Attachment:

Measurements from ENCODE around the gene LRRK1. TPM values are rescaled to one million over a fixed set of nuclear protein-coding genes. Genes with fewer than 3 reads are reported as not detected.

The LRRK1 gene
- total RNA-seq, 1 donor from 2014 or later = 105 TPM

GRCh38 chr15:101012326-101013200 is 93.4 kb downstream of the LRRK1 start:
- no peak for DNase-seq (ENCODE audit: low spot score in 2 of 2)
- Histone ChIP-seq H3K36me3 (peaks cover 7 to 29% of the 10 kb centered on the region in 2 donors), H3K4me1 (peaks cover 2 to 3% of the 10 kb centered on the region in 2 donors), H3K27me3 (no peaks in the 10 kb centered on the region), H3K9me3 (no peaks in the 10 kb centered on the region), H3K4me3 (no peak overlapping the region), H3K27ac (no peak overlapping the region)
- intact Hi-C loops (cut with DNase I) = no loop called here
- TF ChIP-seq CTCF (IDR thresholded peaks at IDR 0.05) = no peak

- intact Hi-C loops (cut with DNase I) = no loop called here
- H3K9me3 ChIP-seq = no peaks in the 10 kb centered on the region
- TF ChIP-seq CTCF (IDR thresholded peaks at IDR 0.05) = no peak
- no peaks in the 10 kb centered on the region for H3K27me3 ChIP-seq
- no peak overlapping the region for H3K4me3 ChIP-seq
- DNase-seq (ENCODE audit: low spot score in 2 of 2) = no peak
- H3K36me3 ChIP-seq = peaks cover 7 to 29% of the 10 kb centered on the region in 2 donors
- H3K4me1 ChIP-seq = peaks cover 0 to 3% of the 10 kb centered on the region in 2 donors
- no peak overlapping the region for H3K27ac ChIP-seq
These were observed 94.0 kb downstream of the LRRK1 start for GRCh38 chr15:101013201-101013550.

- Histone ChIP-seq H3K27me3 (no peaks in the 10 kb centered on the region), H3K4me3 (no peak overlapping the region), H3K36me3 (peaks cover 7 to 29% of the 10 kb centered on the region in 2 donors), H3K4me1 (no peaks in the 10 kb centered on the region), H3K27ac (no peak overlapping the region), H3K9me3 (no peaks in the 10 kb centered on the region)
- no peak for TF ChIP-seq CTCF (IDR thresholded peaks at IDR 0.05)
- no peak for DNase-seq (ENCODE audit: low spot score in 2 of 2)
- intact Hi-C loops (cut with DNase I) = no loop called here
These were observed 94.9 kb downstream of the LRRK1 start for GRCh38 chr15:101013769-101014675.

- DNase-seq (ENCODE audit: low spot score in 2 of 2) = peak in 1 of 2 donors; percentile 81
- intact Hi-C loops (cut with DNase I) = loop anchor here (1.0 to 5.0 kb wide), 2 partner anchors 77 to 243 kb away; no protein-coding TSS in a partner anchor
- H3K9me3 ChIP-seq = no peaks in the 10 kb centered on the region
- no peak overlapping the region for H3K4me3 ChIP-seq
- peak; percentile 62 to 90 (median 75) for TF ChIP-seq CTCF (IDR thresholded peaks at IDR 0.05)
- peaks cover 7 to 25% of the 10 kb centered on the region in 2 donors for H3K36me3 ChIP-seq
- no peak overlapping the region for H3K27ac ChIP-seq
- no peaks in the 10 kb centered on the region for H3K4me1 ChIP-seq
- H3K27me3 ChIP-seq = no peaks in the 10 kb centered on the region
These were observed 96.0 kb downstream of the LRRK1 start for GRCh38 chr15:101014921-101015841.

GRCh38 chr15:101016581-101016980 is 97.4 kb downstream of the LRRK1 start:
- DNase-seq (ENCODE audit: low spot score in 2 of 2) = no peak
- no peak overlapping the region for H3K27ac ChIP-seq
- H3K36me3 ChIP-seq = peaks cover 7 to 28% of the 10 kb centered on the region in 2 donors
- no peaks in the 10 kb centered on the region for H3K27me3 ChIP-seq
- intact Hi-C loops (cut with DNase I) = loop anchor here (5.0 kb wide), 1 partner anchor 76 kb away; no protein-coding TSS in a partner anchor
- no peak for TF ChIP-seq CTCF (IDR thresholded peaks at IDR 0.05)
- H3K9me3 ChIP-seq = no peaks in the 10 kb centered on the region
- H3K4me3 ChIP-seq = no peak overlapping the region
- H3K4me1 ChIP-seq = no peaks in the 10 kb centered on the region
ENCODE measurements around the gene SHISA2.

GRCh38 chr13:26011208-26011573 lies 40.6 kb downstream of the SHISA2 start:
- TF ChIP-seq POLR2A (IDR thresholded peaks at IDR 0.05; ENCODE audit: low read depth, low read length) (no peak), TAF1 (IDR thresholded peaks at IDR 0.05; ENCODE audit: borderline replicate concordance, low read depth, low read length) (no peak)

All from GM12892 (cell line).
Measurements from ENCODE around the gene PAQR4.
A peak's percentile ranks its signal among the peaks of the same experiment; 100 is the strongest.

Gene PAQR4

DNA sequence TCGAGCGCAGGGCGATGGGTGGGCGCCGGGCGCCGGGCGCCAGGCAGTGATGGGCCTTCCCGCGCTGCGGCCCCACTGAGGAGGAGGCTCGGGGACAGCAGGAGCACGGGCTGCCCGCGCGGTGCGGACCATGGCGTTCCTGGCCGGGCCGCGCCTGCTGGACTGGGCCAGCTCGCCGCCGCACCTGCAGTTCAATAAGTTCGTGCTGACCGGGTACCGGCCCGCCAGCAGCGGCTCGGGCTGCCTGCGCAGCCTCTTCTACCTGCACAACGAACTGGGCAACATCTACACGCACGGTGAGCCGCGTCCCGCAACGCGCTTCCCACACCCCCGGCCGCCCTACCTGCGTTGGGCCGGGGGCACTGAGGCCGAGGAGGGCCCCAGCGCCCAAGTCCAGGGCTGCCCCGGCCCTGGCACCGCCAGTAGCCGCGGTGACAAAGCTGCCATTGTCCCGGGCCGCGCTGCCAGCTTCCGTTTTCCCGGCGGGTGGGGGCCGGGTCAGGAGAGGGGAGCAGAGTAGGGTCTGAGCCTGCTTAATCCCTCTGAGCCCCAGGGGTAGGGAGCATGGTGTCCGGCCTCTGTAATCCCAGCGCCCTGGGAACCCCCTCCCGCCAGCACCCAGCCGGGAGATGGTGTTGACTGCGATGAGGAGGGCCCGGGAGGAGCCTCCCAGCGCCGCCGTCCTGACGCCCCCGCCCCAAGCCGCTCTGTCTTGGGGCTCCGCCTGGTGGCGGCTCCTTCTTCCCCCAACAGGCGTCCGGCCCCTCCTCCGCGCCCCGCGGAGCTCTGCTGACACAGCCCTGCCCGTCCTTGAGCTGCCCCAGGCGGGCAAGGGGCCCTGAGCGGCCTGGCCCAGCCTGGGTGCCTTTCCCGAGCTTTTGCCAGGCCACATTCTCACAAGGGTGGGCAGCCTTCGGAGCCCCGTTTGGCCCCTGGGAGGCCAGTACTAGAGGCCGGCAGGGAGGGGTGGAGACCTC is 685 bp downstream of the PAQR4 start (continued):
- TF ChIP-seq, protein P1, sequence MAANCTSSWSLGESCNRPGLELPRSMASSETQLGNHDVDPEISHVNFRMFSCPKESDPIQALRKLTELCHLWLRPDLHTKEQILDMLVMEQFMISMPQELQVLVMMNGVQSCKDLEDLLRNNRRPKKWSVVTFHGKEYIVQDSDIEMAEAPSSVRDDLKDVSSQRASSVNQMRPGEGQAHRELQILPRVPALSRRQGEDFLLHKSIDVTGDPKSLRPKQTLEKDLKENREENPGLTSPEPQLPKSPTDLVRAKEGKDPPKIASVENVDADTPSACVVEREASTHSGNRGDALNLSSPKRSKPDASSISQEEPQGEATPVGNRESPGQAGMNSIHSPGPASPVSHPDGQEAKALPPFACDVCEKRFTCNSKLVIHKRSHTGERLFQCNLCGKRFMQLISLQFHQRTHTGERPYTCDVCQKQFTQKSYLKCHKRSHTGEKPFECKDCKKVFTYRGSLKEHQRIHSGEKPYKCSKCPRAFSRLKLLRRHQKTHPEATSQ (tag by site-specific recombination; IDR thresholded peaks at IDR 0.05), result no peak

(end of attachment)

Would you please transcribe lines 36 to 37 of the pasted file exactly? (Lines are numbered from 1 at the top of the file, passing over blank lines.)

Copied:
- no peak overlapping the region for H3K27ac ChIP-seq
- H3K36me3 ChIP-seq = peaks cover 7 to 28% of the 10 kb centered on the region in 2 donors